This year is the 25th anniversary of BUNS! We're celebrating by sharing stories from our volunteers about their experiences with BUNS. This month's story comes from our newsletter archives: In the 1990’s BUNS began to promote clicker training for rabbits, and this was one of our early articles on the subejct, written by Heidi Greer, former BUNS Vice President and Education Coordinator.

I happened upon it completely by accident. One day I was watching TV, and my rabbit, Bretta, hopped across the floor in front of me. Feeling friendly, I made a kissing noise with my lips. How surprised I was when she ran right over, put her front paws on my legs, and touched her mouth to mine! Where had she learned what a “kiss” was? I didn’t think I’d taught her that, but then I remembered something. You see, every night I go into the kitchen, get a couple of raisins, and give them to Bretta as a treat before going to bed. However, I give them to her only after I make a sound to get her attention, and I hold the raisins in between my lips. At some point she’d learned that the sound meant she should touch her lips to mine, where she would find a raisin. Then it hit me, if she could learn to give me a “kiss”, what other tricks could she learn?

Think about it; your rabbit probably already responds to a variety of sounds – the sound of the refrigerator opening means “food”, and the thump of your foot means “danger”. Why not expand on that? Clicker training has been a popular method of training dogs and horses for several years, and it works with rabbits too! Clicker training is effective because it uses the animal’s tendency to repeat actions that have positive consequences. How does it work? To put it simply, the “click” is way of saying “good” – it helps to identify which actions result in positive consequences, and thereby encourages your rabbit to take those actions.

The first step in clicker training is to get your rabbit to associate the “click” with a positive consequence. You’ll need a clicker, which is a small plastic box that makes a clicking noise when pushed. You’ll also need something your rabbit already views as positive, usually food (use small portions!). Start by simply clicking and giving a treat. Do this until your bunny looks for the treat when he hears the “click”. At this point he knows that this “clicking” noise means food, which is something he wants.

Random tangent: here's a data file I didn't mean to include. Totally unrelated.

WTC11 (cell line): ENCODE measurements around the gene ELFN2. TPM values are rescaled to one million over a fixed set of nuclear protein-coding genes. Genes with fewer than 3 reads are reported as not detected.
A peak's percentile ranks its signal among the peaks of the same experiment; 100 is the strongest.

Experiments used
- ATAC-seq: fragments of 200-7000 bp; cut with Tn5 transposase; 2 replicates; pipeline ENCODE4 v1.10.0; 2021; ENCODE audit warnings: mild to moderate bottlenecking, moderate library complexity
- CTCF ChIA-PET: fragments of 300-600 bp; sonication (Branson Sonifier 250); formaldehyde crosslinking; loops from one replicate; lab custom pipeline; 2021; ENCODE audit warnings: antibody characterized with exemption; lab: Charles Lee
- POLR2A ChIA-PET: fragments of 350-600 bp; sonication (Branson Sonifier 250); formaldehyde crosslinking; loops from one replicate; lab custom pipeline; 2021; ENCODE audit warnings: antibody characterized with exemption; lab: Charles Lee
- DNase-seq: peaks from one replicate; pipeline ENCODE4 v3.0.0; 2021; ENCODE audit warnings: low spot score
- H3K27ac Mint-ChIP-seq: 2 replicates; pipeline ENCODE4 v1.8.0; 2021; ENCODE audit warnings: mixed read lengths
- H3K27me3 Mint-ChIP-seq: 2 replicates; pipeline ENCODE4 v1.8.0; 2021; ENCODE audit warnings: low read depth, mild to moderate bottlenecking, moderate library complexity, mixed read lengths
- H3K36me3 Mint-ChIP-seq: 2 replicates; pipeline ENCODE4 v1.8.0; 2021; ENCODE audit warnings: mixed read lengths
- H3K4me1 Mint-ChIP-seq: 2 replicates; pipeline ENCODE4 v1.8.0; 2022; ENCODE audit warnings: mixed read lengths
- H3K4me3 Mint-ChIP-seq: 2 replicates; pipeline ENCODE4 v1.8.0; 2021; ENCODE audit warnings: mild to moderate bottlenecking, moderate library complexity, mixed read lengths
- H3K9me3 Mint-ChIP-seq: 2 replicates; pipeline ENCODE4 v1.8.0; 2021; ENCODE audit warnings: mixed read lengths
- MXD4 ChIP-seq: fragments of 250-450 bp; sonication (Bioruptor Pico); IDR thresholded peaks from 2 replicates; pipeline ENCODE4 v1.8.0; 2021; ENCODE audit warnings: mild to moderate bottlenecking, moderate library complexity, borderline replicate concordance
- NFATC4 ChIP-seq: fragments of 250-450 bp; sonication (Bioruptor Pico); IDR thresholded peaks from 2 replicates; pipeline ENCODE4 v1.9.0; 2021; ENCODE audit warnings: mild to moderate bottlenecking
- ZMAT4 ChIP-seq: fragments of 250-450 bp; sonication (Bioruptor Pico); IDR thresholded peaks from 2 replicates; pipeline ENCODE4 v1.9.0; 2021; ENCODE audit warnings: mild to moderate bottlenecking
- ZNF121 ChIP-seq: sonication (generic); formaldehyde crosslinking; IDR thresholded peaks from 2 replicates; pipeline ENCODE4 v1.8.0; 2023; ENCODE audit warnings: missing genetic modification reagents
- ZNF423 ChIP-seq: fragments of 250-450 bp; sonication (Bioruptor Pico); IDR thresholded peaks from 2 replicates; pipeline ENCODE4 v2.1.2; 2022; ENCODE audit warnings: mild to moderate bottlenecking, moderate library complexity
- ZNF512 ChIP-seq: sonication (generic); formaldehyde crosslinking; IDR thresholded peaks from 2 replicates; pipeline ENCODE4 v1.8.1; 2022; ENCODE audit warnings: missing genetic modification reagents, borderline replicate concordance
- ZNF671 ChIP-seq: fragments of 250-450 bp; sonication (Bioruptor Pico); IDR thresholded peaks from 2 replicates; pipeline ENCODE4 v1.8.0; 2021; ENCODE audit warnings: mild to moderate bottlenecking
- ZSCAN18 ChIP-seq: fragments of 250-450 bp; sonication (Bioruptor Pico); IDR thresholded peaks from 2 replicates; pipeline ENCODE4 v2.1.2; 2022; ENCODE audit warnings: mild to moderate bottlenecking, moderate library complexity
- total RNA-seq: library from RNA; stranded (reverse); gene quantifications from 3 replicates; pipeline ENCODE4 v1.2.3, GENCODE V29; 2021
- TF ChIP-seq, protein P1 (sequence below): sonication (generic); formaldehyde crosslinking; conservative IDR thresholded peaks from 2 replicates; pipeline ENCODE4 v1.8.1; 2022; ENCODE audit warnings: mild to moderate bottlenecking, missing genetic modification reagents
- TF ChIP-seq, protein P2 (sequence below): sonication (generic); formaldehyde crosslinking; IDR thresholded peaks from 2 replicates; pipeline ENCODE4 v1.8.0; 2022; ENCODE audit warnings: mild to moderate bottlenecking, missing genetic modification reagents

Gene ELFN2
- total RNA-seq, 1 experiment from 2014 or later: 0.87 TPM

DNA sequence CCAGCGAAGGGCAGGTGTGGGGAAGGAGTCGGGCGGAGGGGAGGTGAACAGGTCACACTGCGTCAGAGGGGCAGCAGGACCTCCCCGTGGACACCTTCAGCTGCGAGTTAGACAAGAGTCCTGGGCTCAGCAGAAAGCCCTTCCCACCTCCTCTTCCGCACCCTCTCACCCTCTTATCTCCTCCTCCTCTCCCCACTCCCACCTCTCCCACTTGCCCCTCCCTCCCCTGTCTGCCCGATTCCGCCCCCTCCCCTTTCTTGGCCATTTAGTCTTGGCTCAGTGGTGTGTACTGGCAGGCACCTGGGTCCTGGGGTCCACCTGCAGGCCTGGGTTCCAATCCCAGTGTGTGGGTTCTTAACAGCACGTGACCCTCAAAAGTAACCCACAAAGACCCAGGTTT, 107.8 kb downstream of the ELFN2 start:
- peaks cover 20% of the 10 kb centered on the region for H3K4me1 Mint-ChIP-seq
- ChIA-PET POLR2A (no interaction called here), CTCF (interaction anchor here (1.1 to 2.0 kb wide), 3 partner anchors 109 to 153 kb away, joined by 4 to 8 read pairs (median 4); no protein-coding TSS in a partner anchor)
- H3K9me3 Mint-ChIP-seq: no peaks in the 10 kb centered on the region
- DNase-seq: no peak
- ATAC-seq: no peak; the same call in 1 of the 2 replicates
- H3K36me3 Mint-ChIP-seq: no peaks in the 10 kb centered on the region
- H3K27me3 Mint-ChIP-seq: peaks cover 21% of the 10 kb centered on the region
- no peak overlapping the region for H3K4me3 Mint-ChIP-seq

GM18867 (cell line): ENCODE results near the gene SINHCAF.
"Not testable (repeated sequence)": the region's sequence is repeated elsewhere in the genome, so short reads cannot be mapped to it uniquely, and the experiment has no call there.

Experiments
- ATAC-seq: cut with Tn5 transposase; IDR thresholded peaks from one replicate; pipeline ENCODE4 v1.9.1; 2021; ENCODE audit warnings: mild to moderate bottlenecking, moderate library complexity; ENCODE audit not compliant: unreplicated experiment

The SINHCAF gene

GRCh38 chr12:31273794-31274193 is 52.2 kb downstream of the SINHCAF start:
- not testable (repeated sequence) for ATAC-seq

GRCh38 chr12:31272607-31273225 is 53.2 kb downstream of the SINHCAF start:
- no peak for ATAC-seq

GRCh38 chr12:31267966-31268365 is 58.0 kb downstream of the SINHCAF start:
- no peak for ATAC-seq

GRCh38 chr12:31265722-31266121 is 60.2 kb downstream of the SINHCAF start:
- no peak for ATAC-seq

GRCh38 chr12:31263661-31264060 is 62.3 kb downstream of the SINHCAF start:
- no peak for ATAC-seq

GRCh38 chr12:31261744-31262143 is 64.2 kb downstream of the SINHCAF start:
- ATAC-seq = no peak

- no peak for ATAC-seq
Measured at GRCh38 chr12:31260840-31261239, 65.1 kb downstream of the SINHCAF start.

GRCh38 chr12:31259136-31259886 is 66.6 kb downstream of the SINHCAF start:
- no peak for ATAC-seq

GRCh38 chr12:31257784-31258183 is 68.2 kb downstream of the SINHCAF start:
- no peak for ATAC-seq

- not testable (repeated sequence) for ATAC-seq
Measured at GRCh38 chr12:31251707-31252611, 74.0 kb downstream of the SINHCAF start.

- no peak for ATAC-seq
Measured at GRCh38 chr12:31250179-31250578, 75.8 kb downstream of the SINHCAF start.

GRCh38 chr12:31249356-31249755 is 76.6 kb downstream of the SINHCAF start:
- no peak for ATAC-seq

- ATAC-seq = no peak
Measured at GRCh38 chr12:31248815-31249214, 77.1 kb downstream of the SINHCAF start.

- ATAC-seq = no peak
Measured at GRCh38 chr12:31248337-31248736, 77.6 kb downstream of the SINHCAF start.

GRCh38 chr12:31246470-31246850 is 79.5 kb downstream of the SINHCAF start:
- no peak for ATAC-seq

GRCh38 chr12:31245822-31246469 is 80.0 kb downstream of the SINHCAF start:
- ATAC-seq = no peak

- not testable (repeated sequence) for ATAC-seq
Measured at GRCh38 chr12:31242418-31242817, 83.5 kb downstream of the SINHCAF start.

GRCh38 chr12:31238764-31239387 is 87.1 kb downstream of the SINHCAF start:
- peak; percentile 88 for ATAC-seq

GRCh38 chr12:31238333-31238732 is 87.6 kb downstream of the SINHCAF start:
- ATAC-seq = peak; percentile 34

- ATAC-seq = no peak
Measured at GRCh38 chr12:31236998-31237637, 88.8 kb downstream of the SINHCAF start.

Next, begin shaping the behavior you want. For example, let’s say you want your rabbit to come to you when you call his name, You’d begin when your rabbit sitting or lying down. As soon as the rabbit makes any movement in your direction, with his head, his paw, his ears, anything, “click” and then give a treat. The timing of the “click” is crucial. You want to click during the action, not after it. Otherwise, he won’t associate the action with the sound of the clicker. Continue and his behavior will become more confident. Now try waiting a little longer before clicking. Wait for a greater motion towards you; maybe your rabbit will move a paw. Click again and treat. Repeat for a while and then raise the bar another level– maybe he’ll get up and take a step towards you. You get the idea! Breaking the desired action into TINY steps allows your rabbit to progress quickly.

Once your rabbit has learned the desired behavior, you can introduce an additional cue, such as verbal command that he will learn to associate with behavior. It may seem strange not to give commands initially, but remember your rabbit can only learn one thing at a time. Gradually you should stop using the clicker and giving the treat. Eventually you will be able to simply give the cue and he will perform the behavior your want!

Rabbits are creatures of habit and are easily trainable. Once you get the hang of it it’s fun! Think of tricks your rabbit can learn! He can learn to come, stay (very helpful when at the vet!), fetch toys, stand on his hind legs, hop in your lap, etc. It’s more challenging, but you can even train your rabbit NOT to do things, like bite or chew on the furniture. The possibilities are endless. Give it a try! At the very least you will enrich your relationship with your bunny.